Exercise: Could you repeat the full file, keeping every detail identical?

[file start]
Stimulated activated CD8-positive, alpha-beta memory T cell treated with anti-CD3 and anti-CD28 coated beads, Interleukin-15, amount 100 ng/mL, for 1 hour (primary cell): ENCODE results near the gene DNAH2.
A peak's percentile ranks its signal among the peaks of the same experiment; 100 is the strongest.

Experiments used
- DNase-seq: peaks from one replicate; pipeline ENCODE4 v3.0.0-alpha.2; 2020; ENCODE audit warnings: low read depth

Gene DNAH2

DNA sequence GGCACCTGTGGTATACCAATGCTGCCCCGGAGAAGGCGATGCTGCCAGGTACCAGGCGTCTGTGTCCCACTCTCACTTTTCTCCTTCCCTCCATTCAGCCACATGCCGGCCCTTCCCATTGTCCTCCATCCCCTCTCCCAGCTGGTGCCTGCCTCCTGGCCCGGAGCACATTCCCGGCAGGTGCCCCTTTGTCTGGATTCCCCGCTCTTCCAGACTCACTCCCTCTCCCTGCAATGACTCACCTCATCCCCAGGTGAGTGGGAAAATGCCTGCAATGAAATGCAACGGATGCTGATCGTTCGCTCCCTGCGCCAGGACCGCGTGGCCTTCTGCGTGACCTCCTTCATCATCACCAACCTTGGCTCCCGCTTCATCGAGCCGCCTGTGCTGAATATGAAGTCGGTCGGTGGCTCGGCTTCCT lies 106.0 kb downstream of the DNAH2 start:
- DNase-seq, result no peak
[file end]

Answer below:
Stimulated activated CD8-positive, alpha-beta memory T cell treated with anti-CD3 and anti-CD28 coated beads, Interleukin-15, amount 100 ng/mL, for 1 hour (primary cell): ENCODE results near the gene DNAH2.
A peak's percentile ranks its signal among the peaks of the same experiment; 100 is the strongest.

Experiments used
- DNase-seq: peaks from one replicate; pipeline ENCODE4 v3.0.0-alpha.2; 2020; ENCODE audit warnings: low read depth

Gene DNAH2

DNA sequence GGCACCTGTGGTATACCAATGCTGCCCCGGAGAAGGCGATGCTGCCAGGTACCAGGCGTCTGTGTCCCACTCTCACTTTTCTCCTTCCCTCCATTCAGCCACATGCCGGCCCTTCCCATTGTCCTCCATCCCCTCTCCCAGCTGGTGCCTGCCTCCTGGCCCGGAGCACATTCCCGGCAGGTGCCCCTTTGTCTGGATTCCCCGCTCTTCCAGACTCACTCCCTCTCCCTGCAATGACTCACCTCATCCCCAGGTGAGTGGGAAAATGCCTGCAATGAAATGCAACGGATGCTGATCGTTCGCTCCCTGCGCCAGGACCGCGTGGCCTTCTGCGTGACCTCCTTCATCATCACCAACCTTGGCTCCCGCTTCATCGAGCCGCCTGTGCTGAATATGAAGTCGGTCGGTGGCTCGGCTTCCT lies 106.0 kb downstream of the DNAH2 start:
- DNase-seq, result no peak